Verdant foliage, handmade tiles and wooden decor give rise to a Colombian-infused atmosphere in this urban cafe, created by LOT Office for Architecture for boutique coffee roaster Devoción.
The Devoción coffeeshop is located in downtown Brooklyn, at the base of a new high-rise luxury apartment building. It marks the third outpost for the small-scale coffee roaster, established in 2006 by Colombia native Steven Sutton. The company has additional locations in Bogotá and Brooklyn’s Williamsburg neighbourhood.
The new shop, which encompasses 1,700 square feet (158 square metres), is meant to evoke the spirit of Colombia, which is where the company procures all of its fair-trade beans. One of the cafe’s most distinctive elements in a raised concrete “island” that is surrounded by 35 different species of plants, from starfruit trees to fish tail palms. Windows that rise 18 feet (5.4 metres) usher in natural light, helping ensure the lush vegetation can thrive inside.
Beyond the central seating platform, the cafe features flooring made of yellow tiles, imprinted with white circles and black diamonds. Walls are faced with white bricks that are arranged in a way that forms square openings. Both the tiles and bricks were influenced by vernacular design in Colombia.
“The garden’s aesthetic is complemented by typical Colombian handmade cement tile flooring and white brick-lined walls – both an abstract reflection of a traditional Colombian farm,” said LOT Office for Architecture Design, which has studios in New York and Greece.
Lining one side of the cafe is a 26-foot-long (eight-metre) counter with wooden panels and a black marble top. On view is custom equipment used to create a range of coffee drinks made with fresh beans.
“Devoción sets itself apart from the growing coffee business by flying their single source beans from Bogotá to the Williamsburg roasting facility weekly, enabling the company’s coffee to go from ‘origin-to-roaster-to-cup’ in as little as ten days,” said the team.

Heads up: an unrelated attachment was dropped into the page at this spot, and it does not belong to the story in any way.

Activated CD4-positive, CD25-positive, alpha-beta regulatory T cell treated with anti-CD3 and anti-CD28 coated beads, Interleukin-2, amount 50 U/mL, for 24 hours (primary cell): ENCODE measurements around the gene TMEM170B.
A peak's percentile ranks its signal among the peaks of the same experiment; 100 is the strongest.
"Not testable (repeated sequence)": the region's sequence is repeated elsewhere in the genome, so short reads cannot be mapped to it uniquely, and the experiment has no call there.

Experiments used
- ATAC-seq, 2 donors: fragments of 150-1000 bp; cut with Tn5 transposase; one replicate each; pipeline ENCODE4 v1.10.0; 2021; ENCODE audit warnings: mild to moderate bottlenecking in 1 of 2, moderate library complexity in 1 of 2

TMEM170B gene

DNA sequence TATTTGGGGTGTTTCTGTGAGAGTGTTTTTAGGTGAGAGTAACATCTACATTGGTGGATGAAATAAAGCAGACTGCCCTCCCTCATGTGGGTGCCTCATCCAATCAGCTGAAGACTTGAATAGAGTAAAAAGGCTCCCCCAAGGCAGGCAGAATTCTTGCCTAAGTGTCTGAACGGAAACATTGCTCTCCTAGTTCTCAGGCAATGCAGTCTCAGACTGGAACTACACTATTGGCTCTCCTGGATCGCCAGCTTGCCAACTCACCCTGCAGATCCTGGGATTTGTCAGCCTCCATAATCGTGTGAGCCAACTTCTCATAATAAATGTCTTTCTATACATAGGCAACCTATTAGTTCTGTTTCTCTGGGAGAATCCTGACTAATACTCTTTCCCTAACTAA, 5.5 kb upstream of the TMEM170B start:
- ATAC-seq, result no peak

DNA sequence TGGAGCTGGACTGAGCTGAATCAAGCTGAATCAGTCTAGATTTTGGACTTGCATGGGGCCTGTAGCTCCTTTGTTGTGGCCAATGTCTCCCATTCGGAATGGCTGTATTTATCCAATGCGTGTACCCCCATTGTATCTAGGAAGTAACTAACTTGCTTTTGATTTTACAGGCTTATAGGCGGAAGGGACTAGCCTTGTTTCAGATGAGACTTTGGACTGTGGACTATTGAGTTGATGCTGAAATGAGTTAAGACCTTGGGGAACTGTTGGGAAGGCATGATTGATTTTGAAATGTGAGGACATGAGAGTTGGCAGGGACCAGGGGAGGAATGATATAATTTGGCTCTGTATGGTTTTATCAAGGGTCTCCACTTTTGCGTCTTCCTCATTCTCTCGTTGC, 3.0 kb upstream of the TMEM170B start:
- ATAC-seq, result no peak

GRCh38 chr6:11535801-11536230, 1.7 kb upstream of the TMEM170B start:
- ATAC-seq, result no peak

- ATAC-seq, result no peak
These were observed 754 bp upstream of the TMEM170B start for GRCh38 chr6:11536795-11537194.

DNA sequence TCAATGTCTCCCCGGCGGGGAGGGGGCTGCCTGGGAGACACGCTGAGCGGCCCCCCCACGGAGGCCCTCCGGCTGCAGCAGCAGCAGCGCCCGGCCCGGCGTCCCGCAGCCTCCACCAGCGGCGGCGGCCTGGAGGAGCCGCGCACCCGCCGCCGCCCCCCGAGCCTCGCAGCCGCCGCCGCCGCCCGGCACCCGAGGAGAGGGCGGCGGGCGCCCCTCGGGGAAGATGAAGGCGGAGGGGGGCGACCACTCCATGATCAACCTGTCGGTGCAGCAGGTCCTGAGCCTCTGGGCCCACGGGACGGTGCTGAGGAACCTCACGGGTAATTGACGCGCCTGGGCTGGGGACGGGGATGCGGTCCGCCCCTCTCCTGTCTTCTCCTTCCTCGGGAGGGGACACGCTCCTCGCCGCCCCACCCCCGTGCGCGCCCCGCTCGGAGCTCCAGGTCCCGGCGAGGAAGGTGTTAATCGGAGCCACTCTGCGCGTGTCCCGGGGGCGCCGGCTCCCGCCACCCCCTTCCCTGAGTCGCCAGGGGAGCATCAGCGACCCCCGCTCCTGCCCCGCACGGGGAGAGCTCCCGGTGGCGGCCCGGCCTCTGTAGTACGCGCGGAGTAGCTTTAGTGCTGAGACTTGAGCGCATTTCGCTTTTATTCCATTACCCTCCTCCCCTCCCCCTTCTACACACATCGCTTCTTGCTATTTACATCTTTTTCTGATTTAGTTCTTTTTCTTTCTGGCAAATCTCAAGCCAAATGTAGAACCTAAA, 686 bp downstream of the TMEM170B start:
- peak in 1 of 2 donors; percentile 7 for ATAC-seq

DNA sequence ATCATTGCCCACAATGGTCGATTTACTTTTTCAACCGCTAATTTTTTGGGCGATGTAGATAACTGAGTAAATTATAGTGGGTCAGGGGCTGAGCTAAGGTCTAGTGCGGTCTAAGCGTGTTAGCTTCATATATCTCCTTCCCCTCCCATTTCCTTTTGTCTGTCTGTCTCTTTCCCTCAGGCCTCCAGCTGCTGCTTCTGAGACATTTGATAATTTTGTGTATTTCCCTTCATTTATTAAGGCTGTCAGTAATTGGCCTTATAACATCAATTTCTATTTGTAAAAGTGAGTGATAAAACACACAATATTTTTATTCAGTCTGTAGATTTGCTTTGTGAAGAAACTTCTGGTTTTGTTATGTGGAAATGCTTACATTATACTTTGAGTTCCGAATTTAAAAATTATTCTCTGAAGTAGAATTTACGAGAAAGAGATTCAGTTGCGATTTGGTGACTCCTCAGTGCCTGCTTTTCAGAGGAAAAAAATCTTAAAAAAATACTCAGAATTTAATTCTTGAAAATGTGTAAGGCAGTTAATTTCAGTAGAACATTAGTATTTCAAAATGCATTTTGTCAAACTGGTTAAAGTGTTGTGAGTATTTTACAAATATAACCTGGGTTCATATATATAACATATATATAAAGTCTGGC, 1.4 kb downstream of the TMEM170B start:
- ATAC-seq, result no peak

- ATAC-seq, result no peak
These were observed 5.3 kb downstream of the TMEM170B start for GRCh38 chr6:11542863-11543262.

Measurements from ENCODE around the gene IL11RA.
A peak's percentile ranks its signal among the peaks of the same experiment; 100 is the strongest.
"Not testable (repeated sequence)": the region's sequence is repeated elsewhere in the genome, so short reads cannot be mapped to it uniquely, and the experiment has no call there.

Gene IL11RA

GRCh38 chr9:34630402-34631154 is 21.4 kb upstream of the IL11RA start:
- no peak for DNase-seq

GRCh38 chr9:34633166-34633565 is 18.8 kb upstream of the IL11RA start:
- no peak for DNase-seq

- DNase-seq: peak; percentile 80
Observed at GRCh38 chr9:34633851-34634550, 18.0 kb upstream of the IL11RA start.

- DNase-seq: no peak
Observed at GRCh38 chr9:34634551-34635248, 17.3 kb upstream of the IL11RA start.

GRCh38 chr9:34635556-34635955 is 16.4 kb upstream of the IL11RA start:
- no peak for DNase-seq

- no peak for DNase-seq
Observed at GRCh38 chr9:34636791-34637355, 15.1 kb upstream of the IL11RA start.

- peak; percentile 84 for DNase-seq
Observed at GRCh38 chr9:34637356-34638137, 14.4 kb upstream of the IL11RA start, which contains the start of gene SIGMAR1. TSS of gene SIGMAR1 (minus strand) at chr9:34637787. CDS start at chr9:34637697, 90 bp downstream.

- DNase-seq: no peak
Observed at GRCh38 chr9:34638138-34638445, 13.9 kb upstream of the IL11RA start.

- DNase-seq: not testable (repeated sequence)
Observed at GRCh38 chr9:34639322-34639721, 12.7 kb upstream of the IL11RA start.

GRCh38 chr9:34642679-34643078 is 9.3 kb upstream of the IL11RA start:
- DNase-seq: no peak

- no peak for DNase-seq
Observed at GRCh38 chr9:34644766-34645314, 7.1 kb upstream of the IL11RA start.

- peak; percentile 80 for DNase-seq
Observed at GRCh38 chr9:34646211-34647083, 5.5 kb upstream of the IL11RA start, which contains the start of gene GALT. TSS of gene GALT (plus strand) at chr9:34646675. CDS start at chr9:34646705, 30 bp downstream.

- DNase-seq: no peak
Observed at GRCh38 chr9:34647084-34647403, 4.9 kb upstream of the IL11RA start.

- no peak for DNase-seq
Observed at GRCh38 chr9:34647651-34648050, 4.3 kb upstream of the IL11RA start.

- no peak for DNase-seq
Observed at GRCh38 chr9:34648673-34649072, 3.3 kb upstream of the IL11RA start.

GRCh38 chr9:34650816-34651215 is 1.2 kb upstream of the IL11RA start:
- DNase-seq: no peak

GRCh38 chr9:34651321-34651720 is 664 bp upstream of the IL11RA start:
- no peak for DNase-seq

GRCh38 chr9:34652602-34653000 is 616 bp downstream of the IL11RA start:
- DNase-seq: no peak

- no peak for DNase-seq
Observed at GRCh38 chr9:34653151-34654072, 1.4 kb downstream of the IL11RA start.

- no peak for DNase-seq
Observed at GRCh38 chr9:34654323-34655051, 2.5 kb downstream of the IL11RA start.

Much of the decor in the Brooklyn cafe was fabricated by Colombian craftsmen. There is a range of seating options, from little wooden stools to leather lounge chairs. Simple lighting fixtures, shaped as either discs or globes, are suspended from the ceiling, where ductwork was left exposed. The cafe also features wooden display cases, with bags of coffee, brewing devices, and other items up for sale.
LOT not only conceived this cafe, but is also helping the company envision other locations. Informal seating, a warm material palette, and the presence of nature are key elements in the firm’s designs.
“At this new context, as well as with future Devoción locations under development, LOT is defining the architectural aesthetic of the expanding brand with elements that give life to the unique cafe concept and the company’s Colombian origin,” said the studio.
LOT was founded in 2012 by Leonidas Trampoukis and Eleni Petaloti. The studio recently teamed up with Objects of Common Interest to create a series of experimental furniture for the VIP lounge at New York’s Collective Design fair, which was held in March.
Photography is by Brooke Holm.
Architect and interior designer: LOT Office for Architecture
Architect of record: Harry Gaveras
Project team: Vincent Meyer Madaus (project leader), Leonidas Trampoukis (partner in charge), Eleni Petaloti, Anastasia Maggouta
Lighting design: MAP Design Studio
Plant designer: Plant Wall Design
Owner: Devocion USA